Heating Up The best new restaurants in Baltimore.

By STYLE Staff



Whitleigh “Pizza Daddy” Higuera of Paulie Gee’s carries a pie fresh from the wood-fired oven.
Whitleigh “Pizza Daddy” Higuera of Paulie Gee’s carries a pie fresh from the wood-fired oven.

Bake it like Beckham

When Kelly Beckham was known as the Pizza Blogger, he learned of a guy who churned out amazing Neapolitan-style pizzas in his Brooklyn backyard. After he scored a coveted invitation to one of the soirees, Beckham and the host, Paul Giannone, bonded. “We started talking about pizza online almost every day,” Beckham says. Once Giannone opened his shop, Paulie Gee’s, in the Greenpoint neighborhood, Beckham wanted in. Though he was the first to sign a contract to open a spin-off of

Giannone’s popular joint, the delays piled on (one of the ovens was damaged in transit from Naples), and a Columbus, Ohio, location beat Beckham to the punch, with Chicago lapping his heels. For lovers of thin crust pies, spotted with char from the 900-degree deck of a wood-fired oven, and topped with fresh mozzarella, imported meats and a range of local produce, as well as spicy honey, dried bing cherries and vegan sausage, the three-year wait was worth it. The former Republican Club on Chestnut seats 96 in the dining room and 50 in the back bar. 3535 Chestnut Ave. 410-889-3535, pauliegee.com —Martha Thomas

 

Cajun crawfish boil with white wine lemon basil pan jus, Albright Farms tomatoes and onions.
Cajun crawfish boil with white wine lemon basil pan jus, Albright Farms tomatoes and onions.

Play the Market

These days, farm-to-table is more mandate than movement on the foodie scene. But at Canton/Fells Point’s Myth & Moonshine, local ingredients aren’t just comprising dishes—they’re inspiring them.

“When we go to the farmers market for the week and make our menu, we’re trying to highlight a lot of local specialty products and talent,” says chef Kevin Cauthorne. “We want to give people something to talk about the next day.”

Though this emphasis on locally sourced ingredients began with brunch, Cauthorne now incorporates his finds into lunch and dinner, too. And more often than not, the kitchen is working with a product, like sauce, rather than a simple ingredient.

“Even if I find someone who’s just making great pickles, I can build a four-item menu around them,” he says. Some of his other local favorites? Peruvian guacamole from Juan of a Kind (based on the eponymous Juan’s grandmother’s recipe) and sauces featuring the rare comapeño pepper from Chile Comapeño.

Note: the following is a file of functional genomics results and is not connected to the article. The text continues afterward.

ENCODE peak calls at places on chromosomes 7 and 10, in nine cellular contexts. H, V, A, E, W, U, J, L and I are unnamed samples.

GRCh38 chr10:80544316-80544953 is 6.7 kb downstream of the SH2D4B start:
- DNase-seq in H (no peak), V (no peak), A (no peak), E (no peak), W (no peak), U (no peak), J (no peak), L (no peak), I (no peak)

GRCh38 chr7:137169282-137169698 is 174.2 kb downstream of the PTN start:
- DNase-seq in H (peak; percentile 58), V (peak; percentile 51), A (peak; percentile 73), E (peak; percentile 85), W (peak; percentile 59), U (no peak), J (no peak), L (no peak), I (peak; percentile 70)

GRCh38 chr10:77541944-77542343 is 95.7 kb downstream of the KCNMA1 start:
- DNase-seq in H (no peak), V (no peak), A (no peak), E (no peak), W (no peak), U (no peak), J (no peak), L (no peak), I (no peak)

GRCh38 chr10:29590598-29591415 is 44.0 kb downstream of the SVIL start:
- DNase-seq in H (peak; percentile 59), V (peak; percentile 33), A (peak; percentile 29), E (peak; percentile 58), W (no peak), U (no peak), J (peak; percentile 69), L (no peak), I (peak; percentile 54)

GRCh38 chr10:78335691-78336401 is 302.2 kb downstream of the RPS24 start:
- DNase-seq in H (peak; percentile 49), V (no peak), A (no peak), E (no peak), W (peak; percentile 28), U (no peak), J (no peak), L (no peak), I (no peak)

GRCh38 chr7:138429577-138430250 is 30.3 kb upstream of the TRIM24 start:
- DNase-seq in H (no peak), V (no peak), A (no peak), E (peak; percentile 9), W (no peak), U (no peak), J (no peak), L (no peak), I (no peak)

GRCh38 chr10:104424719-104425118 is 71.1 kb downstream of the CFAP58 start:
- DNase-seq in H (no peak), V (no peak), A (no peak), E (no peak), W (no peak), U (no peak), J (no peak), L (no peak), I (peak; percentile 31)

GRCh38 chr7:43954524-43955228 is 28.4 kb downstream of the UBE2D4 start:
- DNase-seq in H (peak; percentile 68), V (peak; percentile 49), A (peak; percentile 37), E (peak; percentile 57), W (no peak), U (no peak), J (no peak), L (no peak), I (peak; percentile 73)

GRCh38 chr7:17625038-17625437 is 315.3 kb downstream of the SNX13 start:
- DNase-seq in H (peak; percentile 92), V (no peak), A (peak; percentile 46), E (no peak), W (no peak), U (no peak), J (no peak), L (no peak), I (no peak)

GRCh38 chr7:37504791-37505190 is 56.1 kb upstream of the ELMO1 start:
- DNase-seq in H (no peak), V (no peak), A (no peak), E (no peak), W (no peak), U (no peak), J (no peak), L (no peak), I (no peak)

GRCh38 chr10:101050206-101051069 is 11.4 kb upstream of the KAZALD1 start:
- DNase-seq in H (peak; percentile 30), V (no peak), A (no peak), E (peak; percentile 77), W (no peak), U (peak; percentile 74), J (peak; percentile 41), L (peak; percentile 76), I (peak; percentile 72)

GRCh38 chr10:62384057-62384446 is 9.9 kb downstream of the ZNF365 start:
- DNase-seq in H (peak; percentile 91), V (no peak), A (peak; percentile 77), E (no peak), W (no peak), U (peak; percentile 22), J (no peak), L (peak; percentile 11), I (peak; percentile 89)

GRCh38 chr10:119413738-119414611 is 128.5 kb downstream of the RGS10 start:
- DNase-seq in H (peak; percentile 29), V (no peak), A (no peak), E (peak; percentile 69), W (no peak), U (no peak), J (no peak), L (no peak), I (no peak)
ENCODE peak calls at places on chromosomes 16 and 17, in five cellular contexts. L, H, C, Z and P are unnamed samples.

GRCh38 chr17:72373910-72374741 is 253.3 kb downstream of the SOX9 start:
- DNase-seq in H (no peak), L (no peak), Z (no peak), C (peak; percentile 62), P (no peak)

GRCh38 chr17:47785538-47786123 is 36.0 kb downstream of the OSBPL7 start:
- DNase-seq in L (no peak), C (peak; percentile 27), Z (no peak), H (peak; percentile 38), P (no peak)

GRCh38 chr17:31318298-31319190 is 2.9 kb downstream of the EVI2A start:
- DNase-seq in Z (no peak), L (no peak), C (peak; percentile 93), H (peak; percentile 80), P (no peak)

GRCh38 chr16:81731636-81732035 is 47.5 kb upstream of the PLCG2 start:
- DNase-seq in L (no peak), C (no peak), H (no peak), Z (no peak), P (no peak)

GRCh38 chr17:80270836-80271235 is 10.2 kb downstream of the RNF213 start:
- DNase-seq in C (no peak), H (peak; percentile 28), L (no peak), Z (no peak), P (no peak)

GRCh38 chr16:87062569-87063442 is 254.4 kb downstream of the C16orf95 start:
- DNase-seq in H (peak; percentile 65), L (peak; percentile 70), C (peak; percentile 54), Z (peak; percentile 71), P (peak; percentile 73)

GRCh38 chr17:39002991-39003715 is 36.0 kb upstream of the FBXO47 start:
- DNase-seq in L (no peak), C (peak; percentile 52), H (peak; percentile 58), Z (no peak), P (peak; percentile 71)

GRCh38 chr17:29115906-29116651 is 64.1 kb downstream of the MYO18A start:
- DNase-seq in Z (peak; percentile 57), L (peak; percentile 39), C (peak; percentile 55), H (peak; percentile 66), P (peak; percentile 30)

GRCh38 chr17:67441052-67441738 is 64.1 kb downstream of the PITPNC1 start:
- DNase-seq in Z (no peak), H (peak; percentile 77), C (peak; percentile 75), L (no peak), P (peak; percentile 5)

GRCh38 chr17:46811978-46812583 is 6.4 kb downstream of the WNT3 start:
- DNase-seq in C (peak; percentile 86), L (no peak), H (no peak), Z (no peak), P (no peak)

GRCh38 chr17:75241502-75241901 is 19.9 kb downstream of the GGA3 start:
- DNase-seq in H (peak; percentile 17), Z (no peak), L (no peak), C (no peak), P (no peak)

“The kitchen gets to be really creative with these great products, and we’re bringing attention to a local company that might not be well-known,” Cauthorne says. “It’s a really nice symbiotic relationship.” 2300 Boston Street, bmoreshine.com —Kimberly Uslin

 

Nailah’s Kitchen owner Mohammed Agbodjogbe in his restaurant’s entryway.
Nailah’s Kitchen owner Mohammed Agbodjogbe in his restaurant’s entryway.

Baobab Revisited

The newly opened Nailah’s Kitchen on York Road—named for owner Mohammed Agbodjogbe’s daughter—offers classic Senegalese dishes, like the Thiebou Djeun, the national dish of Senegal: white fish, served with red rice, braised cabbage and yams. The tender lamb maffe is simmered in peanut sauce, deep red from tomatoes and chilis. The place is alcohol-free, instead serving juices made from mango, ginger, sorrel, pineapple and baobab. Speaking of, polished baobab branches form a screen behind the juice bar. A map in the entry details Senegal’s history, and shows its location in Francophone West Africa (which accounts, says the owner, for the French influence in his native cuisine). Agbodjogbe‘s passion is cooking the recipes he learned in his own mother’s kitchen. Agbodjogbe, 45, loves his new home. “This is a great country,” says the chef, who immigrated here in 1999. “If I can come 8,000 miles across the water and succeed, anyone should be able to do it.” Nailah’s Kitchen, 5722 York Road, 443-461-5600, nailahskitchen.com —M.T.

 

_dsc6713Curry Up

As a security architect at Northop Grumman, Ravi Kuriseti would participate in weekly potlucks with his colleagues, many also of South Asian descent. His co-workers loved the tofu biryani and palau that Kuriseti’s wife, Devi, made. “Everyone would get their own fork, and dig in,” Kuriseti says. The experience prompted the native of the southern Indian state of Andhra Pradesh to open his own restaurant—with his wife’s help, of course. In addition to Devi, he hired chefs Pan Singh and Zamin Mohammed, who’d both worked at D.C.’s popular Indian fusion Rasika and the more traditional Bombay Club. Sneha Indian Cuisine, tucked in a strip mall on Route 40 in Catonsville, is bright and no-frills, and it’s BYOB. The menu has dozens of kinds of dosas (a South Indian-style stuffed pancake), curries and kebabs, korma and masala, as well as biryani with yummy add-ons. 6600-H Baltimore National Pike, Catonsville, snehaindiancuisine.com —M.T.

 

_dsc5043Geography Lesson

Some spirits are for cocktails, and some are for sipping. Nomad Outland whiskey is ideal for both. Nomad is distilled, blended and aged for several years in Scotland before making its way to Spain. Once a whiskey batch has arrived in Jerez, Spain, it spends one year being finished in Pedro Ximénez sherry casks. The variations in production climates and innovative casking processes help to develop a rich, unique whiskey body.

The soft notes of vanilla, raisin and toffee along with the beautiful honey hue make this spirit perfect for exploring neat, on the rocks, with a touch of water or in a classic High Ball. — Ginny Lawhorn, award-winning bartender at Landmark Theatres, Harbor East, and founder of Baltimore Cocktail Week.

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